Smart Money on FemTech: Why Investors are Betting Big on FemTech Innovations
The FemTech market, which was valued at US37.39 billion in 2022, is expected to grow at a Compound Annual Growth Rate of 15%, reaching US68.9 billion by 2027. This burgeoning industry has captured the attention of global investors...

FemTech - the Tech for the XX Chromosome: 

Asia's High-Tech Pursuit of Women's Wellness


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Why are we talking about FemTech at all?

The FemTech market, which was valued at US$37.39 billion in 2022, is expected to grow at a Compound Annual Growth Rate (CAGR) of 15%, reaching US$68.9 billion by 2027. This burgeoning industry has captured the attention of global investors, R&D resources, and corporations alike. With Asia Pacific predicted to experience the highest growth in women's health-related applications, it is crucial to examine the significance of FemTech and its potential impact in the region.


But first, what is FemTech?

FemTech, or Female Technology, encompasses a broad range of technology products and services designed to specifically address women's health and wellness needs. It aims to empower women by leveraging technology to improve various aspects of their lives. The term was first proposed in 2016 by Ida Tin, co-founder of Clue, a menstruation-tracking app. FemTech is more than just menopausal products; it fills gaps left by the biopharma and device industries, often presenting itself in the form of mobile applications or wearable devices.


So what is next in Asia? 

With Asia expected to be a hotbed for FemTech growth, the sector has already expanded to over 70 companies in Southeast Asia, a 70% increase compared to 2021. However, Hong Kong lags behind with only four FemTech companies.

In Hong Kong, Women X offers non-invasive monthly collection of menstruation blood for diagnosing, analysing, and improving women's reproductive health issues. Biorhythm develops a tech-embedded bra that analyses body temperature rhythms to serve as a "biomarker" for early breast cancer detection.

Meanwhile in other parts of Asia, EloCare focuses on developing smart healthcare devices for optimised ageing care for midlife women. Biorithm creates monitoring devices to measure real-time data for mother and baby, promoting maternal health.

Outside of Asia, FemTech companies are also making waves, if not bigger. Kheiron offers an AI-enabled solution for early detection of breast and other cancers, while inne provides a hormone-based mini-lab for fertility and ovulation tracking, simply by gathering saliva at home. Bellabeat manufactures smart jewellery for women's wellness tracking, and Lioness develops a sexual health tracker.

How femtech startup Inne rebooted its hardware launch after COVID-19 chaos  | TechCrunch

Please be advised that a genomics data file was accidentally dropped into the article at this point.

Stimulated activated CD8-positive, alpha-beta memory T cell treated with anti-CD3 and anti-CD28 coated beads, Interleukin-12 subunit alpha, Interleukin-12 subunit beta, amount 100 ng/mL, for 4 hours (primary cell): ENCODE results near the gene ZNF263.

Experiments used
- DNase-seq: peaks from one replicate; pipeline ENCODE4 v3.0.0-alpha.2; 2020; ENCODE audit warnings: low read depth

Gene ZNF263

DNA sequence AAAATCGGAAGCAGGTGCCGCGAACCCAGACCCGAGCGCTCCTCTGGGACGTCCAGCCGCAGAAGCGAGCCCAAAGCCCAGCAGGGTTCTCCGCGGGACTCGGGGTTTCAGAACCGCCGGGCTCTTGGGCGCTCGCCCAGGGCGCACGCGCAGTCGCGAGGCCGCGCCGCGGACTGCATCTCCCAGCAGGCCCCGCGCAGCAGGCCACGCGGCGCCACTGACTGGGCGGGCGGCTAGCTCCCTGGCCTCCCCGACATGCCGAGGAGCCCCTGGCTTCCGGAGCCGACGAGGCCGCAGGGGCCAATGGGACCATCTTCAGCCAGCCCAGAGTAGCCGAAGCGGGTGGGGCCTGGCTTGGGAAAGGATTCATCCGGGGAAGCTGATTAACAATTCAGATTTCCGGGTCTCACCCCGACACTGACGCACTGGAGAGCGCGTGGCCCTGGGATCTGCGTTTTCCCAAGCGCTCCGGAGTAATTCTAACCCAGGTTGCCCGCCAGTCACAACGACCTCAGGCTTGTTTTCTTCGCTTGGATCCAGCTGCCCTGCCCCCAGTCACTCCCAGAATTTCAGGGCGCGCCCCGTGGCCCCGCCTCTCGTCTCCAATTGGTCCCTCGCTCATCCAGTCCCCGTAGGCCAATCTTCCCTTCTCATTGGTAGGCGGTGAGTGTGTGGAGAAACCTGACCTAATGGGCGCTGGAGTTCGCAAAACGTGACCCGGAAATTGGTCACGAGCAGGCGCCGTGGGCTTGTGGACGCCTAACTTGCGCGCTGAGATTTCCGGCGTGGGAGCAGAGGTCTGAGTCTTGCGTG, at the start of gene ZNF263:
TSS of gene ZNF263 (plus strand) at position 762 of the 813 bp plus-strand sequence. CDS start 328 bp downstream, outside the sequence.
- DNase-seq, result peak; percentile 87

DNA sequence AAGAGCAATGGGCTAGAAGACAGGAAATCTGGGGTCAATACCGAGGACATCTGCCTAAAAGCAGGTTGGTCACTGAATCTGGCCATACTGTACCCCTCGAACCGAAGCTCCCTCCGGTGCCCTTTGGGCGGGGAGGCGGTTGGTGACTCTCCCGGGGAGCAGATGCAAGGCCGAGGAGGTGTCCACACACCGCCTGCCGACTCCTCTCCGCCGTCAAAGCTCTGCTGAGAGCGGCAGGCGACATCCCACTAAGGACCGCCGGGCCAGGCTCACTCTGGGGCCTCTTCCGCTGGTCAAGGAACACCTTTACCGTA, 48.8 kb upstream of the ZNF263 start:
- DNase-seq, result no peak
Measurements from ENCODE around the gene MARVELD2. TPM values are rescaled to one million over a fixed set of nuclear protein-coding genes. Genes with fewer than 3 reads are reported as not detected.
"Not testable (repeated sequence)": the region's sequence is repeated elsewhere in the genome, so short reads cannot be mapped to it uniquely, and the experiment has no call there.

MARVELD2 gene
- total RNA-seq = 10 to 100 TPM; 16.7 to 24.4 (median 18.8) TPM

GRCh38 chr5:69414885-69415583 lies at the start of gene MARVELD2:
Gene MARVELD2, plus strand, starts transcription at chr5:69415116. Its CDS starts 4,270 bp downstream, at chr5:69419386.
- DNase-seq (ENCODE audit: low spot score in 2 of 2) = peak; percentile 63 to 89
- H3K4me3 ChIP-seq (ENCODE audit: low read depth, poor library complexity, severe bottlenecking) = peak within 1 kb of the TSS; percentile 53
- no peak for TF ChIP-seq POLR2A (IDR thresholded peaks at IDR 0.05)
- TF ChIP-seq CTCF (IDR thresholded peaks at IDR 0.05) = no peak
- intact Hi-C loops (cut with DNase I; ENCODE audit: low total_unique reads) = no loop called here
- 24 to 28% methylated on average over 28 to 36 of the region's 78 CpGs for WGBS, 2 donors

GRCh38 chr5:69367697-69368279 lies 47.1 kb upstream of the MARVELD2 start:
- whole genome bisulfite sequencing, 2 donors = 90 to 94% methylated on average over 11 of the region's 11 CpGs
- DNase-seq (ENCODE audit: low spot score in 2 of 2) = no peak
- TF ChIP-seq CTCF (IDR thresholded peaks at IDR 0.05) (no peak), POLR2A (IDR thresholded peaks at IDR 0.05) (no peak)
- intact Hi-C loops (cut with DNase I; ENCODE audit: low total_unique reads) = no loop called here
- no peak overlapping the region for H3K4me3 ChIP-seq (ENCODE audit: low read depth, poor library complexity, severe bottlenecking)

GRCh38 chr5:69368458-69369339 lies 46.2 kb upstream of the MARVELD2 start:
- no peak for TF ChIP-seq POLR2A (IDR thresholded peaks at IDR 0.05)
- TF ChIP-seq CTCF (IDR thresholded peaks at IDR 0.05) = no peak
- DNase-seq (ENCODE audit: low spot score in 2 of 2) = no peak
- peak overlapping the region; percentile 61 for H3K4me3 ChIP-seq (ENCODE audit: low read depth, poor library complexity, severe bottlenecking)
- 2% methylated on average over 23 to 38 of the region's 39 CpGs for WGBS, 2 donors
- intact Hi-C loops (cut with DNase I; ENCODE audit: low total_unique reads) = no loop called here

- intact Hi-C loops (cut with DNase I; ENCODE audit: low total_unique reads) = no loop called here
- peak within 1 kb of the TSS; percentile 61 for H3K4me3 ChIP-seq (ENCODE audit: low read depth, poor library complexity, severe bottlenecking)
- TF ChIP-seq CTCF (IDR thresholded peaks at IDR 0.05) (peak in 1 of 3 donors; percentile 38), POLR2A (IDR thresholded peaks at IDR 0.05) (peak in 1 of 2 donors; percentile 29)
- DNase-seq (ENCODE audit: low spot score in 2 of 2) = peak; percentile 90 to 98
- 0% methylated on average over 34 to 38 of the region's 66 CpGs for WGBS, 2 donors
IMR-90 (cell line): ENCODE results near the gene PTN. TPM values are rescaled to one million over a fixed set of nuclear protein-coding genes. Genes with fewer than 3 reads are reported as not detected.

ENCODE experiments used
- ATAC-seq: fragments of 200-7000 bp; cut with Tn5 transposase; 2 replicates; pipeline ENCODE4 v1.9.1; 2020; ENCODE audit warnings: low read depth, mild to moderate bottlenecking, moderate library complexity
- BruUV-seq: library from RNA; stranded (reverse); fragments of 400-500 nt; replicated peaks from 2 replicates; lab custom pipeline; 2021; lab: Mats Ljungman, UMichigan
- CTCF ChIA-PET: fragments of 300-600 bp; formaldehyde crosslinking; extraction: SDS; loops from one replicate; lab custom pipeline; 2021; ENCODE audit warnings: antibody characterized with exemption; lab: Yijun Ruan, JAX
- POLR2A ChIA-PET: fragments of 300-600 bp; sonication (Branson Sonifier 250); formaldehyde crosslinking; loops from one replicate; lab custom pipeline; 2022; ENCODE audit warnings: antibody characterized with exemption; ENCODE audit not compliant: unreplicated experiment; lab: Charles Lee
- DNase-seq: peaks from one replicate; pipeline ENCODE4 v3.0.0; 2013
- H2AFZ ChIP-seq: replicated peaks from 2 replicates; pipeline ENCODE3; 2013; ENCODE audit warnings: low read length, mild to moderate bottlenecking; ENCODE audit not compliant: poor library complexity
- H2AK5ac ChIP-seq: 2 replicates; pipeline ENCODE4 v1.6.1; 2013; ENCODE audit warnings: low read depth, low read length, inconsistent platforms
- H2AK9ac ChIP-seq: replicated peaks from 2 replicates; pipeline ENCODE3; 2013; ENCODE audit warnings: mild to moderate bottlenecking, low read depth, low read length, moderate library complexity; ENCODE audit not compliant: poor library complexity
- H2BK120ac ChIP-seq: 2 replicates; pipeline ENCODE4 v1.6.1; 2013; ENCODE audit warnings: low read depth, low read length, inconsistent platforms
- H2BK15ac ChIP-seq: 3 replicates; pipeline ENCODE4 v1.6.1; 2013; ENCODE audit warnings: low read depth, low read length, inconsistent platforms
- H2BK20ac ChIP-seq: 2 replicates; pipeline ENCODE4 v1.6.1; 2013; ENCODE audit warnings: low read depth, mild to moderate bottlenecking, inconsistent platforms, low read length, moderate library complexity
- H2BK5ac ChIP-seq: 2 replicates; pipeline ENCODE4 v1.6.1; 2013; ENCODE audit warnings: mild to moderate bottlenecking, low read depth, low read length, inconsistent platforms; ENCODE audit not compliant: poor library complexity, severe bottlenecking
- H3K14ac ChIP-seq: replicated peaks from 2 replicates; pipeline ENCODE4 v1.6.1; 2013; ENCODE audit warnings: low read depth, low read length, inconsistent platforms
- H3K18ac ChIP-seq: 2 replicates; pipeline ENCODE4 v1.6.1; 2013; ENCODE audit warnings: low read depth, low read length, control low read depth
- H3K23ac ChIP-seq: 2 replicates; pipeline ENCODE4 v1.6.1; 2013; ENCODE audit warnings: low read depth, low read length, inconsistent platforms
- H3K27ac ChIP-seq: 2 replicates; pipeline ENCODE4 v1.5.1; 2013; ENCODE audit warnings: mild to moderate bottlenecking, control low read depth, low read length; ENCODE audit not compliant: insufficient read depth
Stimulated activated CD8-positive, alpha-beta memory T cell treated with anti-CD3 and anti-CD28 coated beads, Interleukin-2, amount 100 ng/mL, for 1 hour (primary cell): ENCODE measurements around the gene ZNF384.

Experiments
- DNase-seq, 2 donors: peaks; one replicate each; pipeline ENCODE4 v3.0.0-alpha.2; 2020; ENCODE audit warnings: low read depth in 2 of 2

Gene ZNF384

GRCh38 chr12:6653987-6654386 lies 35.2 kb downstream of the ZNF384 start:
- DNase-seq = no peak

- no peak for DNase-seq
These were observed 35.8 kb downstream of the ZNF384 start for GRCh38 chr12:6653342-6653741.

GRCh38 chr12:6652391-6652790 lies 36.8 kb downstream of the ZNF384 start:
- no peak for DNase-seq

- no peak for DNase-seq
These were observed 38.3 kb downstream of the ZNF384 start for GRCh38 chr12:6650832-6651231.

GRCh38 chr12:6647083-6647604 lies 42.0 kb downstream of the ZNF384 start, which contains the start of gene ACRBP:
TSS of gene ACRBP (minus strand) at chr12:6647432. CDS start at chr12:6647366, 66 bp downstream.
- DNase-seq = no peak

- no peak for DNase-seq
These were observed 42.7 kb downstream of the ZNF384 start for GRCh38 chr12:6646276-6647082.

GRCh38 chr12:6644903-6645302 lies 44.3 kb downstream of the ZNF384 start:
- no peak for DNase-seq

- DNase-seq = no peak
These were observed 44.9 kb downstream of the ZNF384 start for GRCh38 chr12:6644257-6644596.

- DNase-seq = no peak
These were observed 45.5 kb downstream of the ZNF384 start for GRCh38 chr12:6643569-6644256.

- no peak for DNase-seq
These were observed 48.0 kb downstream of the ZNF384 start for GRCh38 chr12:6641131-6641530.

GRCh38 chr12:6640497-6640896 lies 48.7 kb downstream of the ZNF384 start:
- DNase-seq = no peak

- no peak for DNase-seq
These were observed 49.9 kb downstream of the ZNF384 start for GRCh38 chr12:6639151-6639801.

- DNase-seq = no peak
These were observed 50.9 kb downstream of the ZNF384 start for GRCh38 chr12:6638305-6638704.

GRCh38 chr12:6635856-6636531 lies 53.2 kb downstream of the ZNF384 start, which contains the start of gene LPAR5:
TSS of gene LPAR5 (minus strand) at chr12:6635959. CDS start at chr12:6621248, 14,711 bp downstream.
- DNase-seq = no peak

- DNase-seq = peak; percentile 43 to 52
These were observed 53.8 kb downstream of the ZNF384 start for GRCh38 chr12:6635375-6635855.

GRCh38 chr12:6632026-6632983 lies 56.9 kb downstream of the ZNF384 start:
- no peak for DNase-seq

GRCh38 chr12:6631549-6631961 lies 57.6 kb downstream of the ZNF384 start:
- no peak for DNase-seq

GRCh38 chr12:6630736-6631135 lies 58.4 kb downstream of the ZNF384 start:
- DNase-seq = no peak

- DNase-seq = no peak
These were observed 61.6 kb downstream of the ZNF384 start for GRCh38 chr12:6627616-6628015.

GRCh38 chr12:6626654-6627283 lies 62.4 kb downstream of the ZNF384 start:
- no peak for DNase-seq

Inne - Track your cycle with lab-grade accuracy


What are investors thinking? 

Despite the FemTech market's potential, there are challenges to overcome, including:

VC preference: Venture capital firms are predominantly male-dominated, which may result in a lack of understanding or appreciation for the value of startups founded by women, particularly those targeting female consumers.

Perceived “lack of scalability”: FemTech can only be used by half of the population even when it captures the market size fully. This limitation, along with the digital gender gap, may discourage investment in the sector. In Southeast Asia, there are 58% fewer women than men who have access to mobile internet services, and 28% fewer women than men own mobile phones, reinforcing the idea of lack of scalability.

Female purchasing power: Women in Asia may lack the financial means or willingness to pay for subscriptions, a popular revenue model for tech and startups. 

Expensive R&D costs for hardcore FemTech: Developing innovative solutions often requires significant investments, which may be prohibitive for some startups.

However, change is on the horizon (finally). The cost of developing artificial intelligence related solutions are expected to decline significantly, revolutionising the FemTech landscape. In the meantime, the rise of female wealth in Asia is also expected to increase the demand and willingness to pay for such products and services. Women in Asia (excluding Japan) are projected to hold $27 trillion in wealth by 2026, surpassing Western Europe and only second to North America. 

Furthermore, investor mindsets are shifting, prioritising FemTech within their impact investing portfolio,  with funds like Gobi and Ozora Yatrapaktaja joint-launching a $10 million fund for women-led startups in Indonesia. Female founders are also raising more funds, with women-powered businesses attracting US$41 million per round of funding in 2021, a fourfold increase from US$10 million per round in 2017.



The FemTech industry's growth is poised to reshape women's healthcare and wellness landscape in Asia and beyond. As investor mindsets shift and more resources are devoted to this sector, 2023 is perceived to be the year for FemTech in Asia.  By embracing and supporting this growing market, we can empower every single woman, like our dearest mothers, and improve their quality of life through innovative technology.